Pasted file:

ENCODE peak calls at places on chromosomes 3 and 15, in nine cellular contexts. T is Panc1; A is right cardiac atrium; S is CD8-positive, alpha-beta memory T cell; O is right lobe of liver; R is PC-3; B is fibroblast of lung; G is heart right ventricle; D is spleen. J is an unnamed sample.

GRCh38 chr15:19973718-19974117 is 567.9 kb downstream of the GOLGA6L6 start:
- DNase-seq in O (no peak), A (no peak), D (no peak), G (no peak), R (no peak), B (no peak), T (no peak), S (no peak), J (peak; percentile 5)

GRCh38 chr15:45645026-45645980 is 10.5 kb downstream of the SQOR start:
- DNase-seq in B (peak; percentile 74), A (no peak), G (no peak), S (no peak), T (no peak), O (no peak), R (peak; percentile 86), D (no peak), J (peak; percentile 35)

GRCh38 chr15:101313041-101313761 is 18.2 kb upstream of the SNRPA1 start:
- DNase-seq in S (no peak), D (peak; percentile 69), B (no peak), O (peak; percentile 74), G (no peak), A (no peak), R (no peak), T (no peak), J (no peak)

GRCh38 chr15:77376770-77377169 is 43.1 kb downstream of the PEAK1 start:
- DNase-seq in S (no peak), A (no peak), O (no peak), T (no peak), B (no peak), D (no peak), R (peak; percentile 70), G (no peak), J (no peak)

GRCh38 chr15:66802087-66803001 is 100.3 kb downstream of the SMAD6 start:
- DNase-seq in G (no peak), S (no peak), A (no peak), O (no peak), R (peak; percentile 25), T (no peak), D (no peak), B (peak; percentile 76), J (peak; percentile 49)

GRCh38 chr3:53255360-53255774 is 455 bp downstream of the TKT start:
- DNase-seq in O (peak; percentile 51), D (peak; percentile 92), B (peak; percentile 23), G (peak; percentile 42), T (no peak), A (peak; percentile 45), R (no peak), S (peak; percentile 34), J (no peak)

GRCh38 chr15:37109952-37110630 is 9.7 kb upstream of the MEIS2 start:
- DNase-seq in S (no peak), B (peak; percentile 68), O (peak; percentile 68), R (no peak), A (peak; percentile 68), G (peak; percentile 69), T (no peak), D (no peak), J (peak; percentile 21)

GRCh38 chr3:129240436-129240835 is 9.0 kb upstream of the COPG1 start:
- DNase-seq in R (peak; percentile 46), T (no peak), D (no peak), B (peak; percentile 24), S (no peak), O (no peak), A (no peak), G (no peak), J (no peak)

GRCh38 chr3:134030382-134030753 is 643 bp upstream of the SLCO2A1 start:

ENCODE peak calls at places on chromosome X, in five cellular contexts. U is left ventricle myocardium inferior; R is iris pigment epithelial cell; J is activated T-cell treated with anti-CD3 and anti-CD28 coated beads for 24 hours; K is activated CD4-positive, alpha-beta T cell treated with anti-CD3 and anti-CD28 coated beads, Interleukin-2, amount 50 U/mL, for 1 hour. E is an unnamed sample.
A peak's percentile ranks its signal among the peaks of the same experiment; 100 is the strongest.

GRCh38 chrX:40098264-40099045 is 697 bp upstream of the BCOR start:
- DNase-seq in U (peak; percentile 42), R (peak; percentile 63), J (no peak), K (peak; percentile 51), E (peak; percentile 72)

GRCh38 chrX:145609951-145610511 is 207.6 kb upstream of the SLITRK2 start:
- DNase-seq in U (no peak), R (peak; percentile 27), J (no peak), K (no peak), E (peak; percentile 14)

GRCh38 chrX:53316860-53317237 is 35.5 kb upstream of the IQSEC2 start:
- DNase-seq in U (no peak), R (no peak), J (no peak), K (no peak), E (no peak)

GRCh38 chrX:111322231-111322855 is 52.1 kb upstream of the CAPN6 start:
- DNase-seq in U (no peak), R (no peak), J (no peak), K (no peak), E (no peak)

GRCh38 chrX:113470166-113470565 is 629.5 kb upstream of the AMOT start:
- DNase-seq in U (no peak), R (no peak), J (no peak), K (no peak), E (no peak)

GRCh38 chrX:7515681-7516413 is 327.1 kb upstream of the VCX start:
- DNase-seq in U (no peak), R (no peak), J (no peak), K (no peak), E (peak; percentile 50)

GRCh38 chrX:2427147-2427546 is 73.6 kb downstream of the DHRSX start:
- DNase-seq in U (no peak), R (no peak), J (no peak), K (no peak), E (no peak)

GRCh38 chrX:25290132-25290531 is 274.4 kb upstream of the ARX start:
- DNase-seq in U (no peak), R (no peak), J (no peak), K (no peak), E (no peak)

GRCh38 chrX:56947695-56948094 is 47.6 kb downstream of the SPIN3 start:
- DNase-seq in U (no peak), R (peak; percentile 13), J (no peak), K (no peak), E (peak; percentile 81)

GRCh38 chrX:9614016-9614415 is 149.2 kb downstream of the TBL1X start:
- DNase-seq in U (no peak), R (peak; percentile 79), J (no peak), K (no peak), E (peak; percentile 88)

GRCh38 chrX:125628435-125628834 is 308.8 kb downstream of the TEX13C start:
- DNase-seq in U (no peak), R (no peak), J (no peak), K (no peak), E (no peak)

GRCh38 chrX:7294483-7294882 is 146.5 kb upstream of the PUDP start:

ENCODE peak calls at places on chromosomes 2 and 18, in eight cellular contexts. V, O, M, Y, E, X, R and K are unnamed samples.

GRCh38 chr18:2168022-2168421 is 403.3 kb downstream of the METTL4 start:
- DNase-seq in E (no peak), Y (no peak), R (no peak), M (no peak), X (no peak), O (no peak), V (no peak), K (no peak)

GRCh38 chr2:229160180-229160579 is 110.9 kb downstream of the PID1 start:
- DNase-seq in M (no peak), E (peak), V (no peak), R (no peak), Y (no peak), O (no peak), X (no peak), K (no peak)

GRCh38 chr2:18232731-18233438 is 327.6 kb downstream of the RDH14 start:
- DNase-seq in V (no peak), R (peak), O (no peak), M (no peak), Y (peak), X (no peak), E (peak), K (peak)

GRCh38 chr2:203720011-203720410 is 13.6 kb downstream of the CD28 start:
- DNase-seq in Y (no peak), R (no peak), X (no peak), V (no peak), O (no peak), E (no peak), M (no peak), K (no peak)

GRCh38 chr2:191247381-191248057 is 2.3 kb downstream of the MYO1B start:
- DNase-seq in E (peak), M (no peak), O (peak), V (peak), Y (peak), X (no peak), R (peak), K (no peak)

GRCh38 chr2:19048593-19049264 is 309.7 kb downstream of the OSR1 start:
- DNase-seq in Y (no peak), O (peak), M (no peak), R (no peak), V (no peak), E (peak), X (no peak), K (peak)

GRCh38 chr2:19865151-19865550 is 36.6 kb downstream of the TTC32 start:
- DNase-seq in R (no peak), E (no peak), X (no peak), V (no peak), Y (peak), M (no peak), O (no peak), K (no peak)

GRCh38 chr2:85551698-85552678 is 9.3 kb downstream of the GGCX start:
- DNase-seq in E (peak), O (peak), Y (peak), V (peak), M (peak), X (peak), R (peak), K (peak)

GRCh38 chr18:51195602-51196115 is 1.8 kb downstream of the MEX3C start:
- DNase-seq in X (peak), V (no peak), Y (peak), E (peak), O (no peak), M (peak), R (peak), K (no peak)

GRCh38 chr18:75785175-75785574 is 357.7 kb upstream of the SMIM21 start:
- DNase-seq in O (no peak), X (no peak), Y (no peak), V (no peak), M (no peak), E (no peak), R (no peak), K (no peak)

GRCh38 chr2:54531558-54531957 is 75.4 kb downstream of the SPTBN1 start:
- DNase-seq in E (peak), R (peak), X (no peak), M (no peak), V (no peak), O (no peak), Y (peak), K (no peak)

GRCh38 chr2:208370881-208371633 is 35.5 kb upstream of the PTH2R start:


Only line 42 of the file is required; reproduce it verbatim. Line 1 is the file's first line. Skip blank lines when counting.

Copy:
- DNase-seq in U (no peak), R (no peak), J (no peak), K (no peak), E (no peak)